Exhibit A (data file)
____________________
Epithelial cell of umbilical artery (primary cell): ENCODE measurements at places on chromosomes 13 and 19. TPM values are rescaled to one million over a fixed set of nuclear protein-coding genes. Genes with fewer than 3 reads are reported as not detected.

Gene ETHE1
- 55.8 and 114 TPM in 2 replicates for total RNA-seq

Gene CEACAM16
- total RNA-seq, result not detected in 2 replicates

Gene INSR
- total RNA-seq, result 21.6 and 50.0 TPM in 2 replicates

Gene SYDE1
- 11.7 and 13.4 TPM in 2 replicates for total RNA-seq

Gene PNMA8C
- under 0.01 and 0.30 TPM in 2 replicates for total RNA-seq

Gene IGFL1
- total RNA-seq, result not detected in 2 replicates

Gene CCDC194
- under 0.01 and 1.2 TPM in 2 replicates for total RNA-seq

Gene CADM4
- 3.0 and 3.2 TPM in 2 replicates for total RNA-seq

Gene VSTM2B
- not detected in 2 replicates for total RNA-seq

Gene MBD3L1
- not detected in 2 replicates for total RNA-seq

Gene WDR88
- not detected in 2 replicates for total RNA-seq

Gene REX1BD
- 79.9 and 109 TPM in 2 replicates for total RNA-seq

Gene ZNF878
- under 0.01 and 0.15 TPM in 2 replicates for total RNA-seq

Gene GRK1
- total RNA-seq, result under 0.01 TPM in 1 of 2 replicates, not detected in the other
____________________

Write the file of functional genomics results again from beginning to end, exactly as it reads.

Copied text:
Epithelial cell of umbilical artery (primary cell): ENCODE measurements at places on chromosomes 13 and 19. TPM values are rescaled to one million over a fixed set of nuclear protein-coding genes. Genes with fewer than 3 reads are reported as not detected.

Gene ETHE1
- 55.8 and 114 TPM in 2 replicates for total RNA-seq

Gene CEACAM16
- total RNA-seq, result not detected in 2 replicates

Gene INSR
- total RNA-seq, result 21.6 and 50.0 TPM in 2 replicates

Gene SYDE1
- 11.7 and 13.4 TPM in 2 replicates for total RNA-seq

Gene PNMA8C
- under 0.01 and 0.30 TPM in 2 replicates for total RNA-seq

Gene IGFL1
- total RNA-seq, result not detected in 2 replicates

Gene CCDC194
- under 0.01 and 1.2 TPM in 2 replicates for total RNA-seq

Gene CADM4
- 3.0 and 3.2 TPM in 2 replicates for total RNA-seq

Gene VSTM2B
- not detected in 2 replicates for total RNA-seq

Gene MBD3L1
- not detected in 2 replicates for total RNA-seq

Gene WDR88
- not detected in 2 replicates for total RNA-seq

Gene REX1BD
- 79.9 and 109 TPM in 2 replicates for total RNA-seq

Gene ZNF878
- under 0.01 and 0.15 TPM in 2 replicates for total RNA-seq

Gene GRK1
- total RNA-seq, result under 0.01 TPM in 1 of 2 replicates, not detected in the other